By Pam Fields, CEO, ATECH

 

The degree to which individuals are interconnected and embedded in a community has a powerful impact on their health and personal wellbeing. Social isolation is typically defined by a low frequency of social contact, and is often associated with lower quality of wellbeing. Recent research has been giving attention to whether loneliness is an indicator of low social connectedness or social isolation, and other studies are looking at the relationship between loneliness and social isolation.

It is our belief that assistive technology can be used by individuals experiencing barrier issues including those with intellectual developmental disorders or Autism, as well as seniors aging in place, helping them take steps towards establishing a greater level of independence and improving their wellbeing. There are also assistive technology devices that assist people in combating loneliness and social isolation.

Findings from a study conducted by Karina Alibhai of the Samuel Centre for Social Connectedness show that technology can be used to reduce social isolation among seniors aging in place and in group home settings. Alighai’s research on various tools found a positive correlation between technology use and levels of social and community connectedness.

Tools to Combat Social Isolation

There are several categories of technology that have been studied as tools to lessen social isolation, and many have been shown to successfully reduce the loneliness, depression and anxiety commonly experienced by many people. These technologies include mobile tech, videoconferencing, internet and communication technologies, games, social networks, and mobility tools.

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Common Misperceptions

Before we get into the details of the assistive technologies, I wanted to take a moment to address a common misperception among some families and caregivers. Some people believe that using assistive technology (AT) for social engagement is akin to giving someone an iPad and letting them watch videos all day because it’s what they want to do. That is not true engagement, and that is not the goal of using AT as a social engagement tool.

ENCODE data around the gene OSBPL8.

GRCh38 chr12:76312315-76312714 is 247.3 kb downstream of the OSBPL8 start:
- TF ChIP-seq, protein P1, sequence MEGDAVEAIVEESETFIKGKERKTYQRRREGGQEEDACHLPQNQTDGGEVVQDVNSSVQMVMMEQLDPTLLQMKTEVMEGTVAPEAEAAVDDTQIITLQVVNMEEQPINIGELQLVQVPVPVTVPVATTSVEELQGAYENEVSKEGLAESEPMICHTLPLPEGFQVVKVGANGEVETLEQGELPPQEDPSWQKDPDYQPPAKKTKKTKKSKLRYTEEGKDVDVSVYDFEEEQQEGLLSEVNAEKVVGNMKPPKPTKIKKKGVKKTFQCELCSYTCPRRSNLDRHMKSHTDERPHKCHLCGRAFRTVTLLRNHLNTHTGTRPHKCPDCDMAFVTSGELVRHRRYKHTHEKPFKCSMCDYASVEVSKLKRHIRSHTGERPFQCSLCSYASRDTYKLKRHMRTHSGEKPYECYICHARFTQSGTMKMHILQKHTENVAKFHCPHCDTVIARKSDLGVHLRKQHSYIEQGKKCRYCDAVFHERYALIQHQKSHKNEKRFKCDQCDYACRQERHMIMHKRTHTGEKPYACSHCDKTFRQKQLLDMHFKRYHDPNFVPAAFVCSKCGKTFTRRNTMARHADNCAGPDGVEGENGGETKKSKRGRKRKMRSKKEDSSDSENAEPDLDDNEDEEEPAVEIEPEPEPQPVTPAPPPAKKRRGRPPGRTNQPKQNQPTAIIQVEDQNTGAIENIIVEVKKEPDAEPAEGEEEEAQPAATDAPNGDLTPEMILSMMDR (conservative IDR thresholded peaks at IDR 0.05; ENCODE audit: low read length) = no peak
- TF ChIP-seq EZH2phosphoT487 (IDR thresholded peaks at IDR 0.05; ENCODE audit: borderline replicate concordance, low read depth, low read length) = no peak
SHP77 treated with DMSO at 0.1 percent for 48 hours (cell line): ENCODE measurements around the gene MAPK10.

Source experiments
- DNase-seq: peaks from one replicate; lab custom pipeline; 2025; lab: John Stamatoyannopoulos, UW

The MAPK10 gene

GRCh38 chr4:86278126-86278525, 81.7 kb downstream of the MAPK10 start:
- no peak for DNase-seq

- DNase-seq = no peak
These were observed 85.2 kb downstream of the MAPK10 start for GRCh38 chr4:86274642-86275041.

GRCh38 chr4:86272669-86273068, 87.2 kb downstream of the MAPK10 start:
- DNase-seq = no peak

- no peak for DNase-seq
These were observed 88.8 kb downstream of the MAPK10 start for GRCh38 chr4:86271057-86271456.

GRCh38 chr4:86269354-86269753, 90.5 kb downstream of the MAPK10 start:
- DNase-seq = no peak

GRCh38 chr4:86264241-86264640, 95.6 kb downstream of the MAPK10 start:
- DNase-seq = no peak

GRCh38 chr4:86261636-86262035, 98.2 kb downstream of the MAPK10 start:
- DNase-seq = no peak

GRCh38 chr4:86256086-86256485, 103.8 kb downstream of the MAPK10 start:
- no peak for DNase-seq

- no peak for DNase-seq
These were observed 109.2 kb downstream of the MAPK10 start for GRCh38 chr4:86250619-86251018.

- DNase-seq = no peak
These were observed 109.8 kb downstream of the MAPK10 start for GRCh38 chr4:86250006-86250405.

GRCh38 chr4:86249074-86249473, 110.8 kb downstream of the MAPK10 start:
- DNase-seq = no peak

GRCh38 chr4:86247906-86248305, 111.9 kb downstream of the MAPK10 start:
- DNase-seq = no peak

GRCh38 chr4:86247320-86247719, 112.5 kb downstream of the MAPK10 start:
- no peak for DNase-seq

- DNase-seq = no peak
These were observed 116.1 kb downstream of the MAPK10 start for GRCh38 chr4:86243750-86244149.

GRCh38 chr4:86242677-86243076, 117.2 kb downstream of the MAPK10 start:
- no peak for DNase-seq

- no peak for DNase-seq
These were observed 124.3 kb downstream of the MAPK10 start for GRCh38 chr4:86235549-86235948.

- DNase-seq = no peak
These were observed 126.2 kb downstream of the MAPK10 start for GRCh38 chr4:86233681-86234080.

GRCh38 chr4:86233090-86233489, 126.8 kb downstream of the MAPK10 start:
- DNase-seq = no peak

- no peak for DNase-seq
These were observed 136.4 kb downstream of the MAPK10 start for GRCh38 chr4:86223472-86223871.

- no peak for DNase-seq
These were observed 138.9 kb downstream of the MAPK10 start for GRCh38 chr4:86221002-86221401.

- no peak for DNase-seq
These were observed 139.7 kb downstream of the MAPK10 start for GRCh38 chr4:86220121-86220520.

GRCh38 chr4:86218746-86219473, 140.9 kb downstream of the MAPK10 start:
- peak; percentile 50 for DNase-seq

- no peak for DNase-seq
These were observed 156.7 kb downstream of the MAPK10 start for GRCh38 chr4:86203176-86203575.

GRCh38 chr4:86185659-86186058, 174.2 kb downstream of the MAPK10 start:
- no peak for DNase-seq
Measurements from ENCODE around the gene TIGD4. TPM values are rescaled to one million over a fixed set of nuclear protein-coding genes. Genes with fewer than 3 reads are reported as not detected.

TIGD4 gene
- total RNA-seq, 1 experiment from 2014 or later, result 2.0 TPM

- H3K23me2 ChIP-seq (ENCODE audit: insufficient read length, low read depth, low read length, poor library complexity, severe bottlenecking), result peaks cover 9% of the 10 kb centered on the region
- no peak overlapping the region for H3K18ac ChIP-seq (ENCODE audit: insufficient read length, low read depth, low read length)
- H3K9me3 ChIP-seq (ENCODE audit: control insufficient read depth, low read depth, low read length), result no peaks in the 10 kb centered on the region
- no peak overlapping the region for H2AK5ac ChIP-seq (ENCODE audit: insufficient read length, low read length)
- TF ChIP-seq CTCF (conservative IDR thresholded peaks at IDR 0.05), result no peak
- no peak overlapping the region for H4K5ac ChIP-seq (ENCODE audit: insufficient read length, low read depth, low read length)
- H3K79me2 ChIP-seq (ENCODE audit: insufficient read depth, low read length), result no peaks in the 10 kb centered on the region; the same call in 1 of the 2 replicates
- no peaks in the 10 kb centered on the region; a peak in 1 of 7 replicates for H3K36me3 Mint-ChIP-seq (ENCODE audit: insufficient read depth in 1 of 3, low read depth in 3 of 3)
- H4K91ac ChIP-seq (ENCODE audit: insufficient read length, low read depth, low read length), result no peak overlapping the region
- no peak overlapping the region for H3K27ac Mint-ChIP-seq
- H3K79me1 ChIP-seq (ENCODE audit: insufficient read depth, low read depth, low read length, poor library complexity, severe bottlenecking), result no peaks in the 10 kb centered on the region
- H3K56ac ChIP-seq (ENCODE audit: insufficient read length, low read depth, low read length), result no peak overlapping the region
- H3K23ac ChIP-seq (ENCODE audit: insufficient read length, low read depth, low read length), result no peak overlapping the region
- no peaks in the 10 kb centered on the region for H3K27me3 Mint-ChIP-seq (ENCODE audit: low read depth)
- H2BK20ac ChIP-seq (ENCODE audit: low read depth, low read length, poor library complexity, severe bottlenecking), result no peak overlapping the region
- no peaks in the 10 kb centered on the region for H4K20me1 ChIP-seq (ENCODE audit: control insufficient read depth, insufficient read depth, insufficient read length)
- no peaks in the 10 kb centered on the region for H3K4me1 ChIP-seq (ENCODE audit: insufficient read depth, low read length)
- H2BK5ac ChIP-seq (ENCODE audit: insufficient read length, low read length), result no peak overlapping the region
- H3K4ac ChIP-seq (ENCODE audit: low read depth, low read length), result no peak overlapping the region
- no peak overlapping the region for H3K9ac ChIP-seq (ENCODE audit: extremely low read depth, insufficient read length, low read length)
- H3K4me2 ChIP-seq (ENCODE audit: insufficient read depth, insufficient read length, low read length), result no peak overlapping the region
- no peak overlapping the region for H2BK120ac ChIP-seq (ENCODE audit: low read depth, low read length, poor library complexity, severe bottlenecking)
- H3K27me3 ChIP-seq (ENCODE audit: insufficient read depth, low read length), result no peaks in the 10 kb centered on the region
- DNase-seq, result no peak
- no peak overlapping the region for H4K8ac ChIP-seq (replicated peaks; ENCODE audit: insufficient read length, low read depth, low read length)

For an individual in a direct care setting, leaving them alone to sit by themselves for hours on end with no interaction with anyone except a device or piece of technology, is not an engaged or informed choice. Instead, we see technology use as an opportunity for a staff member to get the individual engaged in a more productive way, to encourage them to take part in a conversation or in some other activity, using tech as a support. The technology is a tool, and used effectively can be a powerful solution in helping combat social isolation.

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AT As Part of A Holistic Approach

At ATECH, we believe that AT can be used as part of an overall holistic approach to helping the individual move towards independence. Other elements of this approach include

  • Natural/family supports and interaction
  • Community and friends
  • Paid and unpaid Staff support and communication

Assistive technology is just one tool among many in the holistic approach to care. Assistive technology is not a “plug and play,” or “set it and forget it” kind of a solution– it needs to be tailored to the individual to be truly successful and it frequently changes over time. Assistive technologies are tools for getting individuals more engaged with each other and with the community at large, combating loneliness and isolation, and boosting their personal wellbeing.

Mobile Technology for Communication

Technology that facilitates communication, like email, video calls including Skype, Facebook Portal, or Zoom can be especially appreciated in the case of people who have physical and cognitive disabilities. These individuals commonly experience feelings of isolation, frustration and depression. Using communication-based technologies via a mobile phone or tablet can give these individuals the ability to share their experiences with others, forging new connections, sometimes with those who have the same diseases or disabilities. This newfound sense of understanding and community can provide high levels of emotional support and greatly increase wellbeing.